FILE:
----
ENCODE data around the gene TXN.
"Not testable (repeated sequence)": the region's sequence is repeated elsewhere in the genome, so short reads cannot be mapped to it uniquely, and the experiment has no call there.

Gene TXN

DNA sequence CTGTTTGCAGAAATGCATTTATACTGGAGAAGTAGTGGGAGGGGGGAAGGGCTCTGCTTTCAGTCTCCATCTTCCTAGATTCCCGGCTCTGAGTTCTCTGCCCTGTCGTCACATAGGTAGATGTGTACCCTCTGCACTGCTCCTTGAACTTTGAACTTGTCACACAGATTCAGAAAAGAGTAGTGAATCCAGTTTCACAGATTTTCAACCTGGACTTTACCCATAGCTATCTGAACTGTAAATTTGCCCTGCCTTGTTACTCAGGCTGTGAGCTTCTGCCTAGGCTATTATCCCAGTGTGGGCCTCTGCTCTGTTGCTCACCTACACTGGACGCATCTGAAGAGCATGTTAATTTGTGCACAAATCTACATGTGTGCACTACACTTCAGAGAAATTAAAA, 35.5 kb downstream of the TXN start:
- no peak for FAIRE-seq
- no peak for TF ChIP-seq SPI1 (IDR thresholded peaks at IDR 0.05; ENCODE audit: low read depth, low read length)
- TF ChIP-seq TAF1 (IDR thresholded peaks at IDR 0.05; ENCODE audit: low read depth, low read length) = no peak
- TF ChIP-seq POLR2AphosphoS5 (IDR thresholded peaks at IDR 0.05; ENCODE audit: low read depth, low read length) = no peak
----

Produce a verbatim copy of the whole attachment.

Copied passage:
ENCODE data around the gene TXN.
"Not testable (repeated sequence)": the region's sequence is repeated elsewhere in the genome, so short reads cannot be mapped to it uniquely, and the experiment has no call there.

Gene TXN

DNA sequence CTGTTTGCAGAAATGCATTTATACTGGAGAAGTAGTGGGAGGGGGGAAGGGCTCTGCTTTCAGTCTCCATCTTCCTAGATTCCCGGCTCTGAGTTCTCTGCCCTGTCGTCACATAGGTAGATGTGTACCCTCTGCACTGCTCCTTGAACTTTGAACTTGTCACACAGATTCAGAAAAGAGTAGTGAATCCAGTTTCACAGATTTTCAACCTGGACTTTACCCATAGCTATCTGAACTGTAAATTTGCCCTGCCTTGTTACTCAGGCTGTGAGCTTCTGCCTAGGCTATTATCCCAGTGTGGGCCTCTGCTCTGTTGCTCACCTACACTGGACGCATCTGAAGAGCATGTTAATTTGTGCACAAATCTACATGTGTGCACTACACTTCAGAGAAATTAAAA, 35.5 kb downstream of the TXN start:
- no peak for FAIRE-seq
- no peak for TF ChIP-seq SPI1 (IDR thresholded peaks at IDR 0.05; ENCODE audit: low read depth, low read length)
- TF ChIP-seq TAF1 (IDR thresholded peaks at IDR 0.05; ENCODE audit: low read depth, low read length) = no peak
- TF ChIP-seq POLR2AphosphoS5 (IDR thresholded peaks at IDR 0.05; ENCODE audit: low read depth, low read length) = no peak